The version at Eat First is better than I remembered it to be at Sik Wai Sin (or was it at Sik Bao Sin?). The Belachan (prawn paste) was fragrant, the chilli had a nice kick and the vegetables were clearly flash fried over a big fire and it came still fresh and crunchy. Granted this time round I felt the vegetables were a little more flaccid than the last time I was there, but it was still good. We all have our flaccid days.
I don’t recall Sik Wai Sin having this steamed chicken dish but it is fast becoming one of my must order dishes at Eat First. The presentation is simple – plump chicken thigh parts are steamed and comes with just a smattering of chopped Chinese spring onions on top. The chicken was nice and juicy, albeit some people may think it is a little “slimy” in texture for their liking but it didn’t bother me. The “sliminess” is likely to have resulted from the use of corn flour or some sort of flour used to coat or marinate the chicken to tenderise it. But trust me, it is really quite delicious.
There was a thin film of oil and chicken juices at the bottom with a faintly nostalgic taste which was very familiar but yet escapes me.
Sam has a great palate and was probably a wolfhound in her previous life. She took one whiff and said “Chee Yao Char “ – cantonese for pork lard. Of course! It was the smell of pork lard ! They had either used pork lard bits or more likely trickled some of the pork lard oil into the chicken before steaming it.
Wolfhound liked the chicken.
The piece de resistance arrived. Those of you sweet and sour pork aficionados out there will know that a good Cantonese restaurant will make or break their reputation with this dish.
There are many different styles of this dish prepared – from those who make the pork crispy to those who present it soft and yielding. Some drown their pork with too much of a weak soulless tomato paste with little else, while others may brown the gravy with more soy and introduce different vegetables as garnishes.
I think the sweet and sour pork may well be the best dish in Eat First for me. The pork was crispy and nicely coated with tomato paste, nicely sour with vinegar and sweet with either white or brown sugar. Clearly a dash of soy and perhaps even oyster sauce. The pork had a deep rich colour and arrived glistening.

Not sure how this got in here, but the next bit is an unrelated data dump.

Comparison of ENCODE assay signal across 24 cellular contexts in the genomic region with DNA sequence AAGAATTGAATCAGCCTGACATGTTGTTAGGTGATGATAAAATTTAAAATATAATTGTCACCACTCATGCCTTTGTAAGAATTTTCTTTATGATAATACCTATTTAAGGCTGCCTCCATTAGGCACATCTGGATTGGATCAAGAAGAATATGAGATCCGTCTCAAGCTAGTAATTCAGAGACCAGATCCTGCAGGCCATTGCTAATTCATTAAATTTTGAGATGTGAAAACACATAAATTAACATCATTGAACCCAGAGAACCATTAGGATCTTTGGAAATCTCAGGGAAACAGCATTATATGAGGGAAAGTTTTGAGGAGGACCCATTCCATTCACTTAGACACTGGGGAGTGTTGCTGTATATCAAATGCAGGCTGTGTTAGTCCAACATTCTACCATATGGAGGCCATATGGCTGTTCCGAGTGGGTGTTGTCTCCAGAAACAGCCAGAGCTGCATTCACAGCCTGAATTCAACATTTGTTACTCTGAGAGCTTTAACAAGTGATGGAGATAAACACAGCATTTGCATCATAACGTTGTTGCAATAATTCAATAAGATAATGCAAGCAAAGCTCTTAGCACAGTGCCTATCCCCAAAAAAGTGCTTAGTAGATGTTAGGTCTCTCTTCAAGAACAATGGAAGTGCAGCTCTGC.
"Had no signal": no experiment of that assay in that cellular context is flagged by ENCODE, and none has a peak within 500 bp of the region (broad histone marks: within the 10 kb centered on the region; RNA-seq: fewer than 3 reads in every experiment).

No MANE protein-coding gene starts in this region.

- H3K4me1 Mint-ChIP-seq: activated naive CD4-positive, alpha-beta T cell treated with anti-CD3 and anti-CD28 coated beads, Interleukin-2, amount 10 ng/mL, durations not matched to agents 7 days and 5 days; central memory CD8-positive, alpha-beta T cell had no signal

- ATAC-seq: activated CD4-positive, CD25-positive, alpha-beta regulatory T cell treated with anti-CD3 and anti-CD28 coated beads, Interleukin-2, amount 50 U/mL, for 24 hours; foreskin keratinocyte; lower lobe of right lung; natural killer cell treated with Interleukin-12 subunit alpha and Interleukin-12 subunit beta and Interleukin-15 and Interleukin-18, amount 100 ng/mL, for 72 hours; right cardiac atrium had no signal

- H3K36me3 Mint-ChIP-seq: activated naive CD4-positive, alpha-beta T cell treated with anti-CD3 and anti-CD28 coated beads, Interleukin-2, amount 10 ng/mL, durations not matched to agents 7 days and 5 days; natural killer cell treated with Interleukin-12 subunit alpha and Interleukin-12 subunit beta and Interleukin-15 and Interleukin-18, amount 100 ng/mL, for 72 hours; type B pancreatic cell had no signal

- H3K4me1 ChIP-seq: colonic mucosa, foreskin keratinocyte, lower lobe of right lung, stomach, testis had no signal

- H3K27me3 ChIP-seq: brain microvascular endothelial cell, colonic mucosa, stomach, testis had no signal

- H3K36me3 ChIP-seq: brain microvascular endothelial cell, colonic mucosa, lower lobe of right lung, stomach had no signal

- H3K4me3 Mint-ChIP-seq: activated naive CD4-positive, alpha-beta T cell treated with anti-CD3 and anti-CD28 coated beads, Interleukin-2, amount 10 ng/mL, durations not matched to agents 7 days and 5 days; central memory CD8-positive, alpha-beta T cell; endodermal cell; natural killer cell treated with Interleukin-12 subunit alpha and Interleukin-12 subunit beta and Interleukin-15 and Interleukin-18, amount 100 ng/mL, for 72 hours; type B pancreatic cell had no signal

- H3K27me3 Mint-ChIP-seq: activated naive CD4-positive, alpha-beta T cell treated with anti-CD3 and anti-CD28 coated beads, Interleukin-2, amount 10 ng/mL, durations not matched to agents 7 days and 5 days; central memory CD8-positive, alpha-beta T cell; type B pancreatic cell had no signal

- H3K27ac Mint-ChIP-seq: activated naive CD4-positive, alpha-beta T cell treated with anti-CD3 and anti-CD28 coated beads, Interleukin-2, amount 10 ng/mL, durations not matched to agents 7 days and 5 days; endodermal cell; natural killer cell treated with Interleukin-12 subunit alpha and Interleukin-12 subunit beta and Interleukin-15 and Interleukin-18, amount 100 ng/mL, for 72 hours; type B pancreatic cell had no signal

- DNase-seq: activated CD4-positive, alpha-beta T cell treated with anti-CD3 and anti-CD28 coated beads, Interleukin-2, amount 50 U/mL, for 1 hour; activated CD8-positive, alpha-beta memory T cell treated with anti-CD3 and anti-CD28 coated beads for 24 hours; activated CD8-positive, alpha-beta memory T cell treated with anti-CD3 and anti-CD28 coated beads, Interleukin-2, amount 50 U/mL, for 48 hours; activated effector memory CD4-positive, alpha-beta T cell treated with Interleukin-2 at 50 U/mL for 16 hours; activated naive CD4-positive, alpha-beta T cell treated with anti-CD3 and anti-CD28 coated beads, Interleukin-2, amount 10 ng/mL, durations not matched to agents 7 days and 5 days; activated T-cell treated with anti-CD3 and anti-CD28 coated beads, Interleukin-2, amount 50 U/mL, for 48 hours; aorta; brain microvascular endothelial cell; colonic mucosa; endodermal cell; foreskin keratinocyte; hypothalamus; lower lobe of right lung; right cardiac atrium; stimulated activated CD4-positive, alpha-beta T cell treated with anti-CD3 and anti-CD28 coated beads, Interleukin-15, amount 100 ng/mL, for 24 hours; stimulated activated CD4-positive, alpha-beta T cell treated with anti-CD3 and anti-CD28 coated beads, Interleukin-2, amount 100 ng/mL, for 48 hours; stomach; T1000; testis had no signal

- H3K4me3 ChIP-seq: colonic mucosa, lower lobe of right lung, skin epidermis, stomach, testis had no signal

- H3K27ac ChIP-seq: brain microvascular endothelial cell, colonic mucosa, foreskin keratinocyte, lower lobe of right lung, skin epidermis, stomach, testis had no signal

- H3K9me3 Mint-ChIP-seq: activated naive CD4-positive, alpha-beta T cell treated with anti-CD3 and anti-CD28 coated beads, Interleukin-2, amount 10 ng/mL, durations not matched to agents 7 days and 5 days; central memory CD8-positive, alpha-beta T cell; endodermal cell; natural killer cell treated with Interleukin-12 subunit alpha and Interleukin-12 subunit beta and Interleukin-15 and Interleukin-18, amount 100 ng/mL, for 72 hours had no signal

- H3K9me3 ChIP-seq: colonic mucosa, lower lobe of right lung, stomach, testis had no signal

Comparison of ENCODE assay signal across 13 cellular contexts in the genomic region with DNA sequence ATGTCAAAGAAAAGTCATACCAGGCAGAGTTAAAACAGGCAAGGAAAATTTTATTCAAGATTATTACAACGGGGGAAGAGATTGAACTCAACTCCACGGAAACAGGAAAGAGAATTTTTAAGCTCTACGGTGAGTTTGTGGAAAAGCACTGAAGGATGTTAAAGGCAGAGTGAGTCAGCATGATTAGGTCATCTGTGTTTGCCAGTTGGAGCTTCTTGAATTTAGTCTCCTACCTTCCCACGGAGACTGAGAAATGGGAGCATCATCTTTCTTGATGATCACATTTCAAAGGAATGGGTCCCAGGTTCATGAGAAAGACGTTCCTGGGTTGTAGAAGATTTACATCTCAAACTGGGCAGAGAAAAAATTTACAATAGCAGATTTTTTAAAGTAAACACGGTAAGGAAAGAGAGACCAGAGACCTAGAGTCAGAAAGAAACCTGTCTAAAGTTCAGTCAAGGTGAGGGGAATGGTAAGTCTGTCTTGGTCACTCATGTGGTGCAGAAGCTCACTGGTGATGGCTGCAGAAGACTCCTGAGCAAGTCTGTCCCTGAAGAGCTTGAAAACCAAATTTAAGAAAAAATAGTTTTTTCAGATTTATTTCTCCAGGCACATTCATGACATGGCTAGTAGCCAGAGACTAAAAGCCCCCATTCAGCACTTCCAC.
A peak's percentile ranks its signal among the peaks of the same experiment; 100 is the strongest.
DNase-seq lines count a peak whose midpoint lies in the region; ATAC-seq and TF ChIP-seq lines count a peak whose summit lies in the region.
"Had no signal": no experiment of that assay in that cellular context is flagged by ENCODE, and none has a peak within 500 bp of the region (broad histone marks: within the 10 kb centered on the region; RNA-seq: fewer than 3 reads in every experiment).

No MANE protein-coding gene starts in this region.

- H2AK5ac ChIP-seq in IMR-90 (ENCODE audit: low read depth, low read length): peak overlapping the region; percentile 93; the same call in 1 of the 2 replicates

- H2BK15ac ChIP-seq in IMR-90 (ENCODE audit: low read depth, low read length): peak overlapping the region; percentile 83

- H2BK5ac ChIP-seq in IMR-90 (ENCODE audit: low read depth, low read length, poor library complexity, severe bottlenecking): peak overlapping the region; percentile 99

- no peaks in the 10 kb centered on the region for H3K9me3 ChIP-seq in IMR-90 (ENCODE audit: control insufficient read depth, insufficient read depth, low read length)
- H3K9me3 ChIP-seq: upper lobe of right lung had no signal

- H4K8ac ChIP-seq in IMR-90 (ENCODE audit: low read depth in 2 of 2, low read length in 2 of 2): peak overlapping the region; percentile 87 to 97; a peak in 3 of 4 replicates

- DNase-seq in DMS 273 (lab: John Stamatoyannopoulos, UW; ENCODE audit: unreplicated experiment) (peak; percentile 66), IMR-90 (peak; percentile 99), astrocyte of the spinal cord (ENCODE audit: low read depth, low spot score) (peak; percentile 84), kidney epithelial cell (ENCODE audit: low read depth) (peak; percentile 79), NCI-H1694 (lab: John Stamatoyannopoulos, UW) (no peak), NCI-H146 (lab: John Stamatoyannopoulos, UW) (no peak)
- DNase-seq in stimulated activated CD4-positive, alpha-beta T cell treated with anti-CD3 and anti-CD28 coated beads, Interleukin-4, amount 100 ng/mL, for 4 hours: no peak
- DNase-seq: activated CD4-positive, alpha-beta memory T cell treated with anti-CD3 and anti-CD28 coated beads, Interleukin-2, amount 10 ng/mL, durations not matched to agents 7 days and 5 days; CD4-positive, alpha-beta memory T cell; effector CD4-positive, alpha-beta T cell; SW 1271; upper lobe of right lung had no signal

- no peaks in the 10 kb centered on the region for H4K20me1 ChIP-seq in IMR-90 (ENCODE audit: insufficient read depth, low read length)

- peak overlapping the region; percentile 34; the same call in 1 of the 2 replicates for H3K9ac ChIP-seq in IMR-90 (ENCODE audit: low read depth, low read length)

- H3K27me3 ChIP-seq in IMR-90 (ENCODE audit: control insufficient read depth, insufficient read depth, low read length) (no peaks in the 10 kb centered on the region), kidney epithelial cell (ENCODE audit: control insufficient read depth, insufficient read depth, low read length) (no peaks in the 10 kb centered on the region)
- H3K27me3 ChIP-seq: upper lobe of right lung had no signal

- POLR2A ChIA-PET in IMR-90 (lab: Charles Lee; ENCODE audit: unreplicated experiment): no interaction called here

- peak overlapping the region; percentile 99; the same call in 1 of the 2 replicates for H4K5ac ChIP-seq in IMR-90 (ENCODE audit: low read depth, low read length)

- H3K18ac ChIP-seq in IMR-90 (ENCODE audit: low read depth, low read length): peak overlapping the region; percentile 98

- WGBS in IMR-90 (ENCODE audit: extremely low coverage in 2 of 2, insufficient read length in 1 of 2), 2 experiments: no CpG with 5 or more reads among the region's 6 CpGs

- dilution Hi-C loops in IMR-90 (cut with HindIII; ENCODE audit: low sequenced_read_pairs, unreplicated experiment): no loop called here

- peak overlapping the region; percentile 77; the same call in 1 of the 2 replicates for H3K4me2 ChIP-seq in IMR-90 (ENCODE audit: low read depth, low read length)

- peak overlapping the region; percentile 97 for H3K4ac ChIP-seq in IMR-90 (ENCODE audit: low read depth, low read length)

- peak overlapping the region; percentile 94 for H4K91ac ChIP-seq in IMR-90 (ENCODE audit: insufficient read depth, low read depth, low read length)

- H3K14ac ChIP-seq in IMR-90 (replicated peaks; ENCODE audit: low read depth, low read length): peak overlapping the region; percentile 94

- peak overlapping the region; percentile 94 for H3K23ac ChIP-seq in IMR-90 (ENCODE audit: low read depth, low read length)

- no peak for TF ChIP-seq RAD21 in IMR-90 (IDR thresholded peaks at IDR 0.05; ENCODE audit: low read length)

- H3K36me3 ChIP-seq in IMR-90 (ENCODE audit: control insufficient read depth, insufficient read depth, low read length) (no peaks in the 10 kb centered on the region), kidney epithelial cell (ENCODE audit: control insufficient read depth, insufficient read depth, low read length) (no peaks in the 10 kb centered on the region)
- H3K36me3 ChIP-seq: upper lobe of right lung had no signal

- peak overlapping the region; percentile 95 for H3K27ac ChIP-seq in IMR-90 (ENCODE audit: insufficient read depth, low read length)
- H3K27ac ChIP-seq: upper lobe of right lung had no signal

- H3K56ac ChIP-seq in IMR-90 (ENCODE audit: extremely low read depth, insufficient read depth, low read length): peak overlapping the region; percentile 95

The garnishing was beautiful and just gave the dish a stylish vibe and made it visually compelling.
Sam again gave this dish her seal of approval although she commented that it would have been better if the pork was cut smaller.
I personally like the pork nice and chunky the way they prepare it. It makes the dish visually enticing and it forces you put the whole chunk into your mouth to bite it into two. Quite Wolf like.
If anything at all, I would have liked the pork to be a little less crispy or hard, and more yielding to the bite. Perhaps less corn floor or potato starch in the coating which is usually used in Chinese cooking to crisp up meat ?
Nevertheless, the sweet and sour pork at Eat First is second to none that I have tried anywhere else.
There are many other good dishes to order from at Eat First. The style is hearty and delicious Cantonese, and the dishes tended to be unapologetically quite heavy on sugar and salt. I think at Eat First, Steve has already toned down the sugar and salt content compared to the dishes I remembered at Sik Wai Sin.
Have it with a bowl of white rice- the sauces go beautifully and you will want to slurp up every sweet and salty bit.
If you are going to be carbo free and not touch white rice, god help you at Eat First. It’s going to be difficult.
You might be better off eating a chopped sashimi, seaweed wrapped, deconstructed pizza slathered with teriyaki and emulsified cream.
And please perform a Harakiri on your way out.
Address: 891, East Coast Road
Tel: 6443 8434
11.45am-2.30pm and 5.45pm-9.30pm
Closed on Monday
11:45AM to 2:30PM